Yes, lots of players want to be able to queue up skills... But that's largely so that they could put a second skill behind the first one, so they don't have to worry about it finishing while they're at work. I haven't heard many people say they want to be able to queue up a whole pile of skills.

What really makes EVE fun isn't so much the game mechanics... It's the playerbase, and community, and metagame. It's hooking up with a good corporation and actually being able to conquer sections of space. Spying on your enemies. Scamming people who are too greedy for their own good and then running away to fight another day.

It reminds me of the kind of gritty, no-holds-barred world that Gibson wrote about.

Re:I tried EVE for a little over two weeks (1)

Mascot (120795) | more than 5 years ago | (#26306955)

Honestly, if you only played for "a little over two weeks" you didn't get to experience most of EVE.

That all depends on your perspective. I would say two weeks is more than enough to experience pretty much everything in Eve from a single-player point of view.

It's also enough to realize that roleplaying and taking part in the in-game politics, economics and wars is where the actual game is. Apart from a handful of missions there *is* no single-player game to speak of. What it is is a huge wonderful sandbox for the players to shape as they will.

Two weeks is plenty to realize this, and decide whether that seems like fun to you or not.

Re:I tried EVE for a little over two weeks (1)

Crumplecorn (904797) | more than 5 years ago | (#26329869)

Apart from a handful of missions there *is* no single-player game to speak of.

I found trying to make it on my own in 0.0/lowsec to be quite an entertaining single-player game.

Re:I tried EVE for a little over two weeks (1)

cbhacking (979169) | more than 5 years ago | (#26295041)

My suggestion, if you want to really get into EVE, is start out with somebody who already plays. Get them to mentor you a little, and more importantly to sponsor you for a corp. Some of the main advantages:

1) They've been through the learning curve already (and it was harder when they did it - CCP keeps making the new player experience smoother) and they know the tricks like how to make collecting loot really pay off on the market.
2) They can help you specialize your character for maximum short-term potential, or to reach one of the top-level abilities (say, carrier pilot) quickest. Even if it's little more than letting you knwo what the options are and pointing you at EVEMon, you'll be a better player potentially months ahead of the curve.
3) They might be willing to toss a little cash your way. New pilots now start with enough skill points they can immediately pilot tier 3 frigates and can get tech 2 weapons in under two weeks, so cash is usually the main barrier to capability unless you either get lucky or mission like no other. However, a fully-fitted frigate plus all the skillbooks you will need for your first month costs well under what an experienced player can make in 20 minutes.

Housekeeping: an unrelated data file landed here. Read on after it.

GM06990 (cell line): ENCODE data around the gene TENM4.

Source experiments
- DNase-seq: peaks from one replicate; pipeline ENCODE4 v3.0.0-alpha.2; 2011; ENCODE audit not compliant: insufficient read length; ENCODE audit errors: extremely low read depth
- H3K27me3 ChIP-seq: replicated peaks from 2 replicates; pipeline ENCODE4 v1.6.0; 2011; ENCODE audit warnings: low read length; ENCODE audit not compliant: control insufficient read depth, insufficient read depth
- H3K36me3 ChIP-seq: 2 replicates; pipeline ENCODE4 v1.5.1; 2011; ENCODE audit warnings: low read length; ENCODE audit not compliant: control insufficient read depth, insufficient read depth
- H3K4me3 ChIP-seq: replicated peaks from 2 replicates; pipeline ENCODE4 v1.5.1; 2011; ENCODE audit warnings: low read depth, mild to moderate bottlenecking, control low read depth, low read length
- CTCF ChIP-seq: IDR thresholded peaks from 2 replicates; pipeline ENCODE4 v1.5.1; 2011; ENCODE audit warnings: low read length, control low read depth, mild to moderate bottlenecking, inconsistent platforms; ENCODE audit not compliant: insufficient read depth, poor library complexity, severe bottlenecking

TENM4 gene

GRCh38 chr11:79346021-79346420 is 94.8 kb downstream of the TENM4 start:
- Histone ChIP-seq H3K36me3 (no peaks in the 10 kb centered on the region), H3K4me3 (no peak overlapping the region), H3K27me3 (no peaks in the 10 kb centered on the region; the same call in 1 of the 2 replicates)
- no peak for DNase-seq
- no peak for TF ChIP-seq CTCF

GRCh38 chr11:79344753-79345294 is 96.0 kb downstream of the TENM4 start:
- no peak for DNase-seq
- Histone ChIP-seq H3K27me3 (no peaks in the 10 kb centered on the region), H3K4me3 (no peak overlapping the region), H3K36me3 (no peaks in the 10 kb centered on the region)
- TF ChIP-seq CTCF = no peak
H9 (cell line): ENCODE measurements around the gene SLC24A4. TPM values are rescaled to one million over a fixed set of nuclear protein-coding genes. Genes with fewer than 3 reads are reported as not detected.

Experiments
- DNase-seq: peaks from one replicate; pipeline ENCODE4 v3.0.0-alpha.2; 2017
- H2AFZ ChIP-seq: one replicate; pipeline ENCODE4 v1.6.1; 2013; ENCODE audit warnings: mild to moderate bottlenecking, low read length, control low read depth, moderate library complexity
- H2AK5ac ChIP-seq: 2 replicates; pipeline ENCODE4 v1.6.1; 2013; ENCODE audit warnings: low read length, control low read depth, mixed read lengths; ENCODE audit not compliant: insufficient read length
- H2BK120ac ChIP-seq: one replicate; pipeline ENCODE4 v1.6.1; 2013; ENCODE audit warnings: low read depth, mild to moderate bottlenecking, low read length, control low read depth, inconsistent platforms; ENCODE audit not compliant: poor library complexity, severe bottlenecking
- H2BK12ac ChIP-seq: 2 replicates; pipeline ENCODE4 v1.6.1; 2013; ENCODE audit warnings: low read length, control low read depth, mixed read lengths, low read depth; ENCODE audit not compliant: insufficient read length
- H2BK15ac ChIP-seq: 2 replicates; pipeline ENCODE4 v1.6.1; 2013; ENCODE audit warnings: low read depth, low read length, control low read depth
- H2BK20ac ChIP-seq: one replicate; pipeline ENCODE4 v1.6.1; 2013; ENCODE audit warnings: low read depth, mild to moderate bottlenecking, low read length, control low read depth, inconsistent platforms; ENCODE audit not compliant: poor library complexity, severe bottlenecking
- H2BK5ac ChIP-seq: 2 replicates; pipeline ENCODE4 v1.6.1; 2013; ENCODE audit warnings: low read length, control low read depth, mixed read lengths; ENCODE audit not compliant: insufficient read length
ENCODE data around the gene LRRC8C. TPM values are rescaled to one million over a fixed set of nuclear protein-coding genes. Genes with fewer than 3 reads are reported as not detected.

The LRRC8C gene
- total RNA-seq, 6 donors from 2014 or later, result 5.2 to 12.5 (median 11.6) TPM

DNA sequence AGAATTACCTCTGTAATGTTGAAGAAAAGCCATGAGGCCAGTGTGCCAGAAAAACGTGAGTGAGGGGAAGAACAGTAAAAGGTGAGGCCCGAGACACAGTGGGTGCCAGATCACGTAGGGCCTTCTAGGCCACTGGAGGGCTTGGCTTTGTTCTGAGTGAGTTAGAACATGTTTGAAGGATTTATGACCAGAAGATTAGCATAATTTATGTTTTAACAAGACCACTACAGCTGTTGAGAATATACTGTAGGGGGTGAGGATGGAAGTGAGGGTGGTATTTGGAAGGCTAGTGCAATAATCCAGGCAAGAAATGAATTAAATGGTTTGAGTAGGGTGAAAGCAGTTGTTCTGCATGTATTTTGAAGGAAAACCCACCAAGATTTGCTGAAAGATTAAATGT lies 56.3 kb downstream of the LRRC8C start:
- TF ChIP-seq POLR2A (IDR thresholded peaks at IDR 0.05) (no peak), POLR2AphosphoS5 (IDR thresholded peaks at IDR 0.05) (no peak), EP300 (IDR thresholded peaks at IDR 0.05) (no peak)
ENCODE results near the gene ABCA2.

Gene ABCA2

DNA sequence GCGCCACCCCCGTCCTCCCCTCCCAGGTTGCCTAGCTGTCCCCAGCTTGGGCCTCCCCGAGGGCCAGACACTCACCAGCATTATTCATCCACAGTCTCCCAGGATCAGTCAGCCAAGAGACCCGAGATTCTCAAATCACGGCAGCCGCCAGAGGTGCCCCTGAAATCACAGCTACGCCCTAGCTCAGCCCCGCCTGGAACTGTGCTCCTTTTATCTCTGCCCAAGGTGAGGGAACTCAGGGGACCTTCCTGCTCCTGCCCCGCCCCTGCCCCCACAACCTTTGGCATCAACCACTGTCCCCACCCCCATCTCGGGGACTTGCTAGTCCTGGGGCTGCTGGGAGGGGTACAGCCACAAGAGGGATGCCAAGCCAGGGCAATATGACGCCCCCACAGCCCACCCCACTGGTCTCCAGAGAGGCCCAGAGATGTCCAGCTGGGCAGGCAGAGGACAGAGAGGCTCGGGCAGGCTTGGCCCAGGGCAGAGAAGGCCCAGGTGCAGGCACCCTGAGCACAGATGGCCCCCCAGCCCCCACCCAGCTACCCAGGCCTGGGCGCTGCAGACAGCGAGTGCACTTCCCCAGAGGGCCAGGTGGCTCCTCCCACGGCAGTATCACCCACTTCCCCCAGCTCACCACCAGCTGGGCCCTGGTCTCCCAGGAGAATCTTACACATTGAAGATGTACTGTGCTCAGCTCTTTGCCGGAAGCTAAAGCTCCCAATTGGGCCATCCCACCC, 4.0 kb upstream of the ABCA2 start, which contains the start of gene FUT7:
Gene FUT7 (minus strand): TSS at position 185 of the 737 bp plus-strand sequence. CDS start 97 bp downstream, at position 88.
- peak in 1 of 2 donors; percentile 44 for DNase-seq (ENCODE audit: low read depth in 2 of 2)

4) You have an immediate in-game community. This is a big one - EVE is a social game, and taking advantage of that makes it much more fun. It also provides a probable avenue for joining an experienced corporation, possibly even if you don't meet the criteria for normal recruits (such criteria are usually in place to ensure you know what you're doing - which your mentor will ensure - or to prevent spies, which is one area where a inside supporter really helps).
5) You have a wingman. Maybe it's an experienced character who rips through level 4 missions in his battleship and invites you along for the ride and to keep scrambler frigates off his back, while letting you stuff your cargo hold with loot worth as much as your whole ship. Maybe it's an alt the other player made just for you, resulting in two "newbie" characters who can work together to bring down overconfident solo pirates... or pull a bit of tag-teaming piracy themselves.

Don't forget, trials are now 3 weeks. Even with the prohibition on t2 ships for trial characters, that's enough time to build a decently powerful cruiser, sufficient for moving to 0.0, farming all the cash you could need, and joining on PvP roaming or defense operations.

Re:I tried EVE for a little over two weeks (1)

MatthewAnderson (1005607) | more than 5 years ago | (#26297797)

Eve characters are worth a fair amount of money if you sell them. Removing the manual aspect of training enables people to abuse (though it seems really light if you ask me) the game for resale purposes.